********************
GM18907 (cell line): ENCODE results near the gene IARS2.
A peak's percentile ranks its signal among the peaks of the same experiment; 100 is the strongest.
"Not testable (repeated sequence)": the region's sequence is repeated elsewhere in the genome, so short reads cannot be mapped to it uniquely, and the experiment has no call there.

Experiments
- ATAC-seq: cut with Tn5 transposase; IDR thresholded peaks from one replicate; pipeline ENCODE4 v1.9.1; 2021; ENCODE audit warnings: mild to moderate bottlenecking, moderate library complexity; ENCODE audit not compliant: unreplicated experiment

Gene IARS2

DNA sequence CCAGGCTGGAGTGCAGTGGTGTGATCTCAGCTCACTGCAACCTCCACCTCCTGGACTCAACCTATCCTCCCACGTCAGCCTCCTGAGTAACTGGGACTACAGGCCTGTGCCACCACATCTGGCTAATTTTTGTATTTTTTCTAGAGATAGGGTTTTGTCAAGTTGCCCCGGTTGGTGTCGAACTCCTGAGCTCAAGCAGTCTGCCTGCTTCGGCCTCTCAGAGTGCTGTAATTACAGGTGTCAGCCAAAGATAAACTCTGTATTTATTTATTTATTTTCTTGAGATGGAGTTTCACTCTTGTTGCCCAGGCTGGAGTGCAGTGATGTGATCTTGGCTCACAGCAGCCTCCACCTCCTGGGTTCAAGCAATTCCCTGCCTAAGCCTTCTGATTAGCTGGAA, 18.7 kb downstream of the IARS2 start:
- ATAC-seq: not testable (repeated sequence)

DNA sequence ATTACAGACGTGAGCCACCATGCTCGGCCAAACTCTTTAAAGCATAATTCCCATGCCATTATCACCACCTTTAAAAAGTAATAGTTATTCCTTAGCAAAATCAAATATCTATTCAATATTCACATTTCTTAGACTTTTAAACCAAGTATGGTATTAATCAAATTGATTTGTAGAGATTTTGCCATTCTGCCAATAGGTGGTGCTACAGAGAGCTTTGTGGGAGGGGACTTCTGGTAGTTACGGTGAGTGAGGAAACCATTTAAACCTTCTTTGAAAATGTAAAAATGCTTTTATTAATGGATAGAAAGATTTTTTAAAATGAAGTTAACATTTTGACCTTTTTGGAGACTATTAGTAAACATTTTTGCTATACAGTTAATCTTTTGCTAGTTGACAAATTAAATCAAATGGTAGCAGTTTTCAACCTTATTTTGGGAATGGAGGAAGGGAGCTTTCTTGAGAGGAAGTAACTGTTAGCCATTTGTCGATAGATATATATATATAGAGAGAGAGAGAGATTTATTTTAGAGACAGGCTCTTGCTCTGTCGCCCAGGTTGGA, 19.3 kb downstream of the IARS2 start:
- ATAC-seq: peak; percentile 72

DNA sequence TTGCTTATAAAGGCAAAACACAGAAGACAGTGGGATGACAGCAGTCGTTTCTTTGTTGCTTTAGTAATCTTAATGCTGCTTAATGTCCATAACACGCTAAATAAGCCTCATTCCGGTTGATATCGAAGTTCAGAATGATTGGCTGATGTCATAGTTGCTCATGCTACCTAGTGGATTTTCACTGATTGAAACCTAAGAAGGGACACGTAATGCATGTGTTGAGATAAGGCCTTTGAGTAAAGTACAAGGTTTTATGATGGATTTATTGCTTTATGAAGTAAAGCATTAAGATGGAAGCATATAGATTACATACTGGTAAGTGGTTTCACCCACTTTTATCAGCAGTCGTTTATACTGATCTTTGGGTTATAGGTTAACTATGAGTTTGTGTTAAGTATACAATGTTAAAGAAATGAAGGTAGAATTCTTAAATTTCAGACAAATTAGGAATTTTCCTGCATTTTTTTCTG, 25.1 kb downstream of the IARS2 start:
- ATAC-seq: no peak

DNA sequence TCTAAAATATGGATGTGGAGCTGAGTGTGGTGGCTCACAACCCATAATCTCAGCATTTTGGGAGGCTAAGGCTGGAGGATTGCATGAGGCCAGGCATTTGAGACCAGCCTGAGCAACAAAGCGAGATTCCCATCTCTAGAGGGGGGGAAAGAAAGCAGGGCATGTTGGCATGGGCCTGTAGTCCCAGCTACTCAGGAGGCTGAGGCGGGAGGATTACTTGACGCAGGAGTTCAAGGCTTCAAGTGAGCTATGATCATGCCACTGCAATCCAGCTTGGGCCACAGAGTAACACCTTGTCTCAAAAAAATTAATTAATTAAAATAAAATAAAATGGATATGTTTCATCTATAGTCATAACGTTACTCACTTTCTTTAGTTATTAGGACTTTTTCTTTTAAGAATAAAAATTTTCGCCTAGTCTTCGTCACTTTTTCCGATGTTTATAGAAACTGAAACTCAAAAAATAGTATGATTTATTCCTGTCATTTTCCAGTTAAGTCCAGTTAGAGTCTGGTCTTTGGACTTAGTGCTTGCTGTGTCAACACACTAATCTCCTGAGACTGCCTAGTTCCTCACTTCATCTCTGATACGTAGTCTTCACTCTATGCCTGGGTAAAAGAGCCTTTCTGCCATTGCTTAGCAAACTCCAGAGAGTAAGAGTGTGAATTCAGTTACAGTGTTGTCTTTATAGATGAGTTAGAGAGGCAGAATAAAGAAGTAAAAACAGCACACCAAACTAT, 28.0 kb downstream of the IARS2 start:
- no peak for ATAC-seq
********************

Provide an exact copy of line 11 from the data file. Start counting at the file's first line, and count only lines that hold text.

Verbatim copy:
DNA sequence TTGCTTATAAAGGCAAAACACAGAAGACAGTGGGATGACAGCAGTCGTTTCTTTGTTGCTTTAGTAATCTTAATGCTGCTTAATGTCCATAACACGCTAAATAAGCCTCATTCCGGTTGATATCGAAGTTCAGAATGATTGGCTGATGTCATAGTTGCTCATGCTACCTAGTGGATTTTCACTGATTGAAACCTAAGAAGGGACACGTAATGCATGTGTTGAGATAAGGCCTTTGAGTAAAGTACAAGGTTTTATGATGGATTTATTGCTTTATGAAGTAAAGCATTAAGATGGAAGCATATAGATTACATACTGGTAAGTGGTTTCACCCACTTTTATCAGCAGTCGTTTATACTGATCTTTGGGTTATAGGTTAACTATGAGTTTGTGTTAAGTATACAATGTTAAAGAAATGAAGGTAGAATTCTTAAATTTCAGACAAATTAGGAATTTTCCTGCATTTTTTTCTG, 25.1 kb downstream of the IARS2 start: